L - This indicates the grade or hardness of the grinding wheel and is a
measure of the strength of the bond material. The letters range from A for soft
to Z for hard.
5 - This indicates the type of structure or the relative spacing of the grains in
the wheel; the larger the number, the more open the spacing. Its use is
optional. The omission of this number indicates that the wheel was not made
of only one structure.
V - This indicates the bond type used for the wheel abrasive.
23 - This is the manufacturer's private marking. It is used to identify variations
of a grinding-wheel composition. Its use is optional.
Two types of abrasives are normally used for grinding wheels, aluminum oxide and
silicon carbide. Aluminum oxide is softer than silicon carbide and is suitable for most
applications. Silicon carbide is used for cast iron, bronze, and for very hard materials.
Never use silicon carbide on stainless steel. Aluminum oxide should be used for
grinding stainless steel and cast steel.
The type of bond to be used depends on the final surface finish required, the amount
of material to be removed, and the type of grinding wheel. Resinoid-bond wheels are
best suited for the removal of small amounts of material and for obtaining very fine
finishes. However, the vitrified-bond wheels are the most common type and are used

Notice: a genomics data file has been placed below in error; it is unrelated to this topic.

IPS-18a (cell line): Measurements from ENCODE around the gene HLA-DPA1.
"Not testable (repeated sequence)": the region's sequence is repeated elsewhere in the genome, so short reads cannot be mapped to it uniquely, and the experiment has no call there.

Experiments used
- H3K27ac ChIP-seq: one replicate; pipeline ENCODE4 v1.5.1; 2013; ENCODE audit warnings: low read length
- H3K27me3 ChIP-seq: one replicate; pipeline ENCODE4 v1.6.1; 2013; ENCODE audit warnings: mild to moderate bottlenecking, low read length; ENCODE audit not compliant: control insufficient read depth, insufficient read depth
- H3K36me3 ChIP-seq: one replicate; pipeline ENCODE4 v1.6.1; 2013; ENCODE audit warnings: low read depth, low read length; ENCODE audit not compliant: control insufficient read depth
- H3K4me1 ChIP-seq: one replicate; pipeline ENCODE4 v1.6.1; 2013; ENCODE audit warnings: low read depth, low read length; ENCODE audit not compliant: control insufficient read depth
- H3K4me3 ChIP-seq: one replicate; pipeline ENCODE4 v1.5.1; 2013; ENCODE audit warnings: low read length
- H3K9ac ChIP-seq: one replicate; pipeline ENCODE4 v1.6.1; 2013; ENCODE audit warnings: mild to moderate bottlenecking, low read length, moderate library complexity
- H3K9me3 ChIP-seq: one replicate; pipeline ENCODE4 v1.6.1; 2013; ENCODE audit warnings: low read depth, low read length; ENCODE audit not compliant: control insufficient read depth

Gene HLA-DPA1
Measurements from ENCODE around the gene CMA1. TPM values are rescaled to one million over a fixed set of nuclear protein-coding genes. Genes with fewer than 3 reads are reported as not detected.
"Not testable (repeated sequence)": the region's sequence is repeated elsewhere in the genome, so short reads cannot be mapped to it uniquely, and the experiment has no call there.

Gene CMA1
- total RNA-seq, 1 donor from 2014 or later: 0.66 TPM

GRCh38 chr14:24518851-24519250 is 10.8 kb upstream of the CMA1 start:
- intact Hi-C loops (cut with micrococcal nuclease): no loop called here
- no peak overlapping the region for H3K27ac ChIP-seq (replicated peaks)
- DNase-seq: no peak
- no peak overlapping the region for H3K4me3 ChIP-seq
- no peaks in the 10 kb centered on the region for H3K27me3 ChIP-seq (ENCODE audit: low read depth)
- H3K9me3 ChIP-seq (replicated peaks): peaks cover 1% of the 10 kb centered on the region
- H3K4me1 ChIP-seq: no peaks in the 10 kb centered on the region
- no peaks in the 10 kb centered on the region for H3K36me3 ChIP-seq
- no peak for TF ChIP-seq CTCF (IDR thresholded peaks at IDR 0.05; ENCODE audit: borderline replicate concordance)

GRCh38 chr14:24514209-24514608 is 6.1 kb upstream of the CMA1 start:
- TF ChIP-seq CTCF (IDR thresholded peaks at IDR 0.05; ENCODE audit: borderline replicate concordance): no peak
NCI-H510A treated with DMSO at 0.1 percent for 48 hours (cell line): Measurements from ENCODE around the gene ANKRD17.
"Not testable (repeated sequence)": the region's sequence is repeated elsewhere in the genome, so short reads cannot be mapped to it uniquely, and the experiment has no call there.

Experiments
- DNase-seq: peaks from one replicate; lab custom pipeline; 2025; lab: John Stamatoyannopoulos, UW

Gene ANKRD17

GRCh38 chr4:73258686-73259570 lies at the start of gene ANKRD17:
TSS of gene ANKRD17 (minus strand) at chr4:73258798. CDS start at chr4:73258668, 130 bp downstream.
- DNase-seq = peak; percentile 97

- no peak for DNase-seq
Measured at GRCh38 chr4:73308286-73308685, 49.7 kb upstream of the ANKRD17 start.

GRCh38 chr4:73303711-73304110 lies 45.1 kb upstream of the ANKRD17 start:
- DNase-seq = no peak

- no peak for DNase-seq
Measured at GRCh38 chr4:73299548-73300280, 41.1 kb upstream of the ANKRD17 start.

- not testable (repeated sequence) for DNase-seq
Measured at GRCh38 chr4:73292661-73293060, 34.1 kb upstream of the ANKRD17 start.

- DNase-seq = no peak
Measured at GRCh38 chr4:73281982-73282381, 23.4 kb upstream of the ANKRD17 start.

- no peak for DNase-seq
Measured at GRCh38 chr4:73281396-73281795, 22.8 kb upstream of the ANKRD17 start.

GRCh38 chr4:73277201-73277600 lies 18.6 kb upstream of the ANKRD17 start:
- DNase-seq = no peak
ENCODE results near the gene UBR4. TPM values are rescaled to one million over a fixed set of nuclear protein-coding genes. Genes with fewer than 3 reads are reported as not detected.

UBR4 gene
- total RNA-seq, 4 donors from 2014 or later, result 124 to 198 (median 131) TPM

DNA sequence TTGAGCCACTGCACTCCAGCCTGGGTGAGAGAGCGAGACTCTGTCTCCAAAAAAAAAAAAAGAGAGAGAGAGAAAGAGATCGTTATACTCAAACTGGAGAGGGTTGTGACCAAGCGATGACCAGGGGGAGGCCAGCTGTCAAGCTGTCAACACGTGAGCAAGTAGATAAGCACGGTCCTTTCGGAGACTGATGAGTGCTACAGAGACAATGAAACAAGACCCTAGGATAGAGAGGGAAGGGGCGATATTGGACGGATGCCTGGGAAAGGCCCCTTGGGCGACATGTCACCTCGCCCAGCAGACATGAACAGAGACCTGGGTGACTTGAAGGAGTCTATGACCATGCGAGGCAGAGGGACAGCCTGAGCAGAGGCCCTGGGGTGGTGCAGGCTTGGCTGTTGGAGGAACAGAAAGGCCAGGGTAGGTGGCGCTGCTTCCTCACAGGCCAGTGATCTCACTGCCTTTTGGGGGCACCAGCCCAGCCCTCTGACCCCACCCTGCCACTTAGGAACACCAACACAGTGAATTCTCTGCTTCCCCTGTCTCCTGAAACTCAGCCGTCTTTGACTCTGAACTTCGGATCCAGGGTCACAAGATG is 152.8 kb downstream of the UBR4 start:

for most general grinding.
The grade, or hardness, of a grinding wheel depends on the strength of the bond. The
stronger the bond, the harder the wheel. The grade needed depends on the material -
normally, hard wheels are used for soft work materials, and soft wheels are used for
hard work materials.
The grain size selection depends on the finish required and the rate of material
removal desired. A coarse grain size provides a fast rate of material removal but a
rough finish. If a fine finish is required, a finer grain should be used. Usually a fine-
grained wheel has a dense structure, and a coarse-grained wheel has an open
The grinding-wheel speed is important for the safety of the operator. Wheel speeds
vary from 4,500 to 16,000 surface ft/min (1,371 to 4,877 surface meters/min),
depending on the strength of the bond used. Most surface grinding is done in the
speed range from 5,500 to 6,500 surface ft/min (1,676 to 1,981 surface meters/min).
Never use a grinding wheel at a speed higher than that recommended by the